We, the undersigned Sudanese, African and Arab civil society organizations, wish to thank and commend the efforts of the African Union and its various organs under your leadership to bring about a lasting, comprehensive peace to Sudan. We reiterate our support for the proactive stance of the African Union in ensuring that the root causes of Sudan’s crises are addressed.
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For civilians in many parts of Sudan, 2015 has already brought rising hostilities, mass displacement, and a deepening food crisis. The conditions are such that hundreds of civilians are fleeing across the Sudanese border to refugee camps in Unity State, where South Sudan’s civil war is still raging. They have made the judgement that the risks of remaining in Sudan, where they would continue to be subjected to intense aerial bombardment and shelling of civilian areas, and unsustainable livelihoods, were greater than any risks they might encounter in the conflict zone across the border.
Civilians in the ‘Two Areas’ – Southern Kordofan and Blue Nile – have suffered from nearly four years of uninterrupted conflict that has internally displaced 1.7 million people, roughly half of the population. Meanwhile, the conflict in Darfur has thus far internally displaced 2.5 million, and has resulted in over 4.4 million civilians requiring humanitarian assistance, a level rarely exceeded in the history of the twelve year conflict. Both conflicts have seen civilians systematically targeted with regular reporting of killing, rape, destruction of property and community infrastructure, and loss of livelihoods.
While the first three weeks of March were relatively calm, the last week witnessed an notable increase in aerial bombardment and shelling in South Kordofan causing significant displacement and damage to livestock, food and tree crops. A new wave of ground fighting has reportedly caused the displacement of over 20,000 civilians from the front-line areas. Consistent with previous trends, bombing in March appeared to be directed towards civilian targets, such as farms, food stocks and schools, including the New Sudan Primary School in Heiban Payam, but did not cause any human casualties. At the end of the month/beginning of April, the IDPs living in caves in the Tunguli area were targeted, causing the death of seven people. SPLA North military attacks employing a mobile force and aimed at undermining the April elections and depleting government resources, have reportedly provoked civilian casualties and displacement from Government held locations in South Kordofan.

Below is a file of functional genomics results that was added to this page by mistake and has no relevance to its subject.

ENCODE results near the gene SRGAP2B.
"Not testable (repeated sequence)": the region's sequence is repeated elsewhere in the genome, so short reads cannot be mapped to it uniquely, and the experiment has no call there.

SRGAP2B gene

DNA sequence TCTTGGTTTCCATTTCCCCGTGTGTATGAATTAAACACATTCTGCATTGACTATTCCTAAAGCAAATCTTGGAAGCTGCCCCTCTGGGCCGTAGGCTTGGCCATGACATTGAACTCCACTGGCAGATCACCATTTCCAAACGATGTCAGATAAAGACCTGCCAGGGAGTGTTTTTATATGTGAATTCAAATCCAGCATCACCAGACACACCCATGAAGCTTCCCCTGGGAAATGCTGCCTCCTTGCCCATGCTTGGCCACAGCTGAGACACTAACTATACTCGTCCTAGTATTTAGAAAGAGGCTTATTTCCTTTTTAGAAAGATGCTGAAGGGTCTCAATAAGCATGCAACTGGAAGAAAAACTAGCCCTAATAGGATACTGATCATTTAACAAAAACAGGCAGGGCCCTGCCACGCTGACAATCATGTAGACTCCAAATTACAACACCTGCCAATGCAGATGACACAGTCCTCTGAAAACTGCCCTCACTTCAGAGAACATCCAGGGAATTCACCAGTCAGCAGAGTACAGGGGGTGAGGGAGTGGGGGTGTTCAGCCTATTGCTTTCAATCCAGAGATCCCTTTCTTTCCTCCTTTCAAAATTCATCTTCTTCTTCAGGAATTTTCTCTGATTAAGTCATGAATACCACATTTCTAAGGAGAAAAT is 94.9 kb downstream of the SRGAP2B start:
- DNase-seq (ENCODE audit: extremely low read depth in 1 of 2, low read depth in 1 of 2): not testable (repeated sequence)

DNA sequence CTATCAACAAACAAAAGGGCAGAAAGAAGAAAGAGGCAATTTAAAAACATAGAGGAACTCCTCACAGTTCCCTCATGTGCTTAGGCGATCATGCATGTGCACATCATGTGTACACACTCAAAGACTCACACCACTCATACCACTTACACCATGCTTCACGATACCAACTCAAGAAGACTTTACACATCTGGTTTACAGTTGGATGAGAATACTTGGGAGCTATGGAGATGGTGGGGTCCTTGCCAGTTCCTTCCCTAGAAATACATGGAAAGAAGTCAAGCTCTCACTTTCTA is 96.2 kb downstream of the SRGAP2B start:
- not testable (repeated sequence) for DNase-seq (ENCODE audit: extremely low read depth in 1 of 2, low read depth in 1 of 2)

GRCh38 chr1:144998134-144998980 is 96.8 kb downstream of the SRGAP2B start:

In March the Independent Commission for Aid Impact released a report on how UK aid has been spent training overseas police forces. The report (available at: http://icai.independent.gov.uk/reports/uk-development-assistance-for-security-and-justice/) received little attention in the run-up to the general election. Yet, it concludes that UK officials may be making bad human rights situations worse by honing the skills of repressive security forces.
In the case of Sudan, more than £850,000 was spent on a programme that had to be “terminated ahead of schedule, following violent suppression of protests in Khartoum and other cities in September 2013”, in which more than 100 unarmed democracy protesters were killed.
The Sudanese government has announced that it is intent on holding legislative and presidential elections in April 2015. This, despite repeated calls for their postponement by opposition political forces and independent civil society until such time when peace is secured and the national dialogue, which the government itself had announced and that potentially could lead to national consensus around the Constitution and how the country should be governed, might take place. Moreover, the National Elections Commission (NEC) announced it had completed preparations for the elections and set the schedule for all stages. It also announced that several regional and international actors have expressed an interest in monitoring the elections.
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